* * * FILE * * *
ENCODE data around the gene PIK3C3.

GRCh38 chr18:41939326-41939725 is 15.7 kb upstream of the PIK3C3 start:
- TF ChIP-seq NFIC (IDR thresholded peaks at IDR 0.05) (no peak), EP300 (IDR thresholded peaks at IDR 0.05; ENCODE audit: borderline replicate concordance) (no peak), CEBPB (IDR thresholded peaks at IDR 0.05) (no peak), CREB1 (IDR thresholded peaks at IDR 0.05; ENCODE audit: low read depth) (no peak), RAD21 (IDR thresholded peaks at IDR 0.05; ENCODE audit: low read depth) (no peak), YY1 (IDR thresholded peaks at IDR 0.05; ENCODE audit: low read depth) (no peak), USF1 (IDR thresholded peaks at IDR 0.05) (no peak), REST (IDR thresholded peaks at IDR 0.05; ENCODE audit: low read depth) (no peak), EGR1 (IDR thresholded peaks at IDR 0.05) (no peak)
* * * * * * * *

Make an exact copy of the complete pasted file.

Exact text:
ENCODE data around the gene PIK3C3.

GRCh38 chr18:41939326-41939725 is 15.7 kb upstream of the PIK3C3 start:
- TF ChIP-seq NFIC (IDR thresholded peaks at IDR 0.05) (no peak), EP300 (IDR thresholded peaks at IDR 0.05; ENCODE audit: borderline replicate concordance) (no peak), CEBPB (IDR thresholded peaks at IDR 0.05) (no peak), CREB1 (IDR thresholded peaks at IDR 0.05; ENCODE audit: low read depth) (no peak), RAD21 (IDR thresholded peaks at IDR 0.05; ENCODE audit: low read depth) (no peak), YY1 (IDR thresholded peaks at IDR 0.05; ENCODE audit: low read depth) (no peak), USF1 (IDR thresholded peaks at IDR 0.05) (no peak), REST (IDR thresholded peaks at IDR 0.05; ENCODE audit: low read depth) (no peak), EGR1 (IDR thresholded peaks at IDR 0.05) (no peak)